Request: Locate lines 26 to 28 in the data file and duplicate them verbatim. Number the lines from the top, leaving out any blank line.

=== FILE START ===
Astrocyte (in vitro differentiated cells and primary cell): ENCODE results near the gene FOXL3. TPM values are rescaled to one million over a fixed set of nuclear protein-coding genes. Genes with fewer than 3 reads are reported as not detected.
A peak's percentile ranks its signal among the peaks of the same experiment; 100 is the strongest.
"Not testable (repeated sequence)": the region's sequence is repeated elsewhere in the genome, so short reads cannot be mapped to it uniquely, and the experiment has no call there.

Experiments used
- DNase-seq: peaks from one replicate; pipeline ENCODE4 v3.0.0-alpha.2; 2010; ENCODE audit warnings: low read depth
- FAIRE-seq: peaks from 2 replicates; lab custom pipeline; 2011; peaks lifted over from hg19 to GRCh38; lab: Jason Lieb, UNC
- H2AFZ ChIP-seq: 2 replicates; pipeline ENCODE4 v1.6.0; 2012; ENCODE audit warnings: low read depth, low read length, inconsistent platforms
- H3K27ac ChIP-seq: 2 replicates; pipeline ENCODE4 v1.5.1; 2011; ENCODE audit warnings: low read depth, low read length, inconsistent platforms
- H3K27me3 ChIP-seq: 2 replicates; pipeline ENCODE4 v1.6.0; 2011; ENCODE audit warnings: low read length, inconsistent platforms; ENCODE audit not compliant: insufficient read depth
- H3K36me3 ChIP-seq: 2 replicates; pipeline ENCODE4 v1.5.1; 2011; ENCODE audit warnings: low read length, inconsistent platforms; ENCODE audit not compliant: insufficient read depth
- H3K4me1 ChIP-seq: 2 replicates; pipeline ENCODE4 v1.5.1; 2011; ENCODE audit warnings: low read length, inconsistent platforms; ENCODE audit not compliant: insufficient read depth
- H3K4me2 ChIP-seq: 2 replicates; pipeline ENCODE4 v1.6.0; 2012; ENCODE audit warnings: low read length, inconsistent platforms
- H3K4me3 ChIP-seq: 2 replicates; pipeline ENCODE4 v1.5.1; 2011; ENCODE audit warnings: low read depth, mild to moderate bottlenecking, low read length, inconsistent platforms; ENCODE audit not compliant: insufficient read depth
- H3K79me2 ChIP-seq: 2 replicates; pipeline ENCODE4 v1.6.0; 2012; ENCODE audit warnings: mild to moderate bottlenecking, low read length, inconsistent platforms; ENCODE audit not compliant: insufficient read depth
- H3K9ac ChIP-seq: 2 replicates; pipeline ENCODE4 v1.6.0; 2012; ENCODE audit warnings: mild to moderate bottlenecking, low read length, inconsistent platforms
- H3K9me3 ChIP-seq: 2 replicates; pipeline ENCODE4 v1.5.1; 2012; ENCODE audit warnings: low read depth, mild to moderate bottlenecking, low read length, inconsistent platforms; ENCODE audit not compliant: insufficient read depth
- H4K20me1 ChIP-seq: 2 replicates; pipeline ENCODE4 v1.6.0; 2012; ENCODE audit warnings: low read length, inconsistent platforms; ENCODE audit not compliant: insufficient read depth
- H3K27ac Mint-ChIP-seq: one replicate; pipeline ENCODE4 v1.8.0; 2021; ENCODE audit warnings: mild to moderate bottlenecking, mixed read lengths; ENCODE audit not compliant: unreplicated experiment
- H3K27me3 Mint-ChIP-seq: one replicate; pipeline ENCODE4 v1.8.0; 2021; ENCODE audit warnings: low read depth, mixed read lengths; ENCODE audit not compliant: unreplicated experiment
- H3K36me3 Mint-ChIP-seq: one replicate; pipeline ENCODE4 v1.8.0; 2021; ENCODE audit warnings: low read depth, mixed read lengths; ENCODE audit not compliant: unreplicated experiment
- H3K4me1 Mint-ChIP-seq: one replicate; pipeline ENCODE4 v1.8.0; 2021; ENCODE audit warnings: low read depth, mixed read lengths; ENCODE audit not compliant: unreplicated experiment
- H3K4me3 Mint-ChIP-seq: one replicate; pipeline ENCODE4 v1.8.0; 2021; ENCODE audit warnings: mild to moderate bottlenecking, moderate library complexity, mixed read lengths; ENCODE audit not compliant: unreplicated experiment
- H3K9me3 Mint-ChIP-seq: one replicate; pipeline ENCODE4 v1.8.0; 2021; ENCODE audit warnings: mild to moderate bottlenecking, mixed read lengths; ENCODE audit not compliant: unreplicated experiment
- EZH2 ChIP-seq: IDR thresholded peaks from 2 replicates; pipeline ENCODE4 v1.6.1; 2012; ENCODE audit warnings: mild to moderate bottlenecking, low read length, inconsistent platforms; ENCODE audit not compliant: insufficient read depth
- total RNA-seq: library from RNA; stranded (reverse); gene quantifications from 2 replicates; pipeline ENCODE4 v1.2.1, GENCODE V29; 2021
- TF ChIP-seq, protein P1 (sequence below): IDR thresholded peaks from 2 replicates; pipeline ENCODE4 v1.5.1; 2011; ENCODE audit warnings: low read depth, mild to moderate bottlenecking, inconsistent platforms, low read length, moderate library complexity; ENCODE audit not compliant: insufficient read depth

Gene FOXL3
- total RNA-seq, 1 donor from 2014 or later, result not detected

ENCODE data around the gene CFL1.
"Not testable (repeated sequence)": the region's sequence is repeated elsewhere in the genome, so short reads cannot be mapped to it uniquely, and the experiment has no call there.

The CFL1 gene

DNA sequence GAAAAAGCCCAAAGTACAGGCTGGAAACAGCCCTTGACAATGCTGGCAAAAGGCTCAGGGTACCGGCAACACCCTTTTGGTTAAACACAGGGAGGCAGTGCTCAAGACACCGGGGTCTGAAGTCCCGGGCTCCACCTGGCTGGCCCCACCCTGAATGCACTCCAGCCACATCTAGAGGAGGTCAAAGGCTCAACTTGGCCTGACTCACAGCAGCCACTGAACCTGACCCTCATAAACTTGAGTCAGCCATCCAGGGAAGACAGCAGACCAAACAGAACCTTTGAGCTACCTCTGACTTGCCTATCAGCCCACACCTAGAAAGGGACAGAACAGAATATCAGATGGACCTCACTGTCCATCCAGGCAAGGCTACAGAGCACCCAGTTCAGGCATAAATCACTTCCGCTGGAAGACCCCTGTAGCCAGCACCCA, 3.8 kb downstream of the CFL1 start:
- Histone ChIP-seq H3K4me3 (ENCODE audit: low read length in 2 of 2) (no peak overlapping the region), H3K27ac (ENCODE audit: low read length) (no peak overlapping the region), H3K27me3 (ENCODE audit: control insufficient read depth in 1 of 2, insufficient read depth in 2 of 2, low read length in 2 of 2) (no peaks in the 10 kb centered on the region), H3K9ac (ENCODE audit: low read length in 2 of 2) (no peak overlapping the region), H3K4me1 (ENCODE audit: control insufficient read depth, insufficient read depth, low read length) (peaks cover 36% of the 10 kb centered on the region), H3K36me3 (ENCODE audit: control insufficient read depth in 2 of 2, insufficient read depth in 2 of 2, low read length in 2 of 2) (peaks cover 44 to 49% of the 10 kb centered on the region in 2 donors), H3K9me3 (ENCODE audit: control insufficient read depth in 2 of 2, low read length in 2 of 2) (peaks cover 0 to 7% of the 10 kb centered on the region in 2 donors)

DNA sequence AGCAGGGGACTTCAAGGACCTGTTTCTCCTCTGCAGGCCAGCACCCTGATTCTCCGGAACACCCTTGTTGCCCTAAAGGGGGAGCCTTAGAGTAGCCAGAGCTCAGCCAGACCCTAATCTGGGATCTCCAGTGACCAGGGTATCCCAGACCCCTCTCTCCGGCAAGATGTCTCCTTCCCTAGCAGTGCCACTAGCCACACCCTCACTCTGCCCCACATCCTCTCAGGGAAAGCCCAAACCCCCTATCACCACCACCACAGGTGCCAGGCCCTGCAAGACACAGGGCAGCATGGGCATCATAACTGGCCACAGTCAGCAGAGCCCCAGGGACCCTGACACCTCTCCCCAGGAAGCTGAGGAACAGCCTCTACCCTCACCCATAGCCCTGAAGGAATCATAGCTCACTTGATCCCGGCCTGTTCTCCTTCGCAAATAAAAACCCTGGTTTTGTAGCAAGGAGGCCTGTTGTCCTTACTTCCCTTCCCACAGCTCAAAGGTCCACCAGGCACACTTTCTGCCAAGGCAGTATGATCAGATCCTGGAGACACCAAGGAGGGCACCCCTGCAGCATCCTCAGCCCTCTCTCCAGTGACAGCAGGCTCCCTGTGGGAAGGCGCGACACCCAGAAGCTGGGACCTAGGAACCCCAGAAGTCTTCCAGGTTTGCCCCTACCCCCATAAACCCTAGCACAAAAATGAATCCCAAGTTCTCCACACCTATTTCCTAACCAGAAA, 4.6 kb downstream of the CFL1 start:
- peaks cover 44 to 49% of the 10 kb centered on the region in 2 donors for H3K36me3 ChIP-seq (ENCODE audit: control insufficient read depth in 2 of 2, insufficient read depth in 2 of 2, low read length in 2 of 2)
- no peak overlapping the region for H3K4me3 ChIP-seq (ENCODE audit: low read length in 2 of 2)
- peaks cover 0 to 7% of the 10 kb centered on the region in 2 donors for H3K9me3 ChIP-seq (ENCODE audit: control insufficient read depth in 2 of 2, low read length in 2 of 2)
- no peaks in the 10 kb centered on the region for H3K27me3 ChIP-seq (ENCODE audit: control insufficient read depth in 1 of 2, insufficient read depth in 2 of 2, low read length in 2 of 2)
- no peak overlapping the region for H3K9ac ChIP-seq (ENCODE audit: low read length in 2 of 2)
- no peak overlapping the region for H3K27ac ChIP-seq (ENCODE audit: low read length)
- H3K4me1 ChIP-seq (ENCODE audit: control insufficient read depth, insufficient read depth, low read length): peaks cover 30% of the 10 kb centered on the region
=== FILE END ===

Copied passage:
- TF ChIP-seq, protein P1 (sequence below): IDR thresholded peaks from 2 replicates; pipeline ENCODE4 v1.5.1; 2011; ENCODE audit warnings: low read depth, mild to moderate bottlenecking, inconsistent platforms, low read length, moderate library complexity; ENCODE audit not compliant: insufficient read depth

Gene FOXL3
- total RNA-seq, 1 donor from 2014 or later, result not detected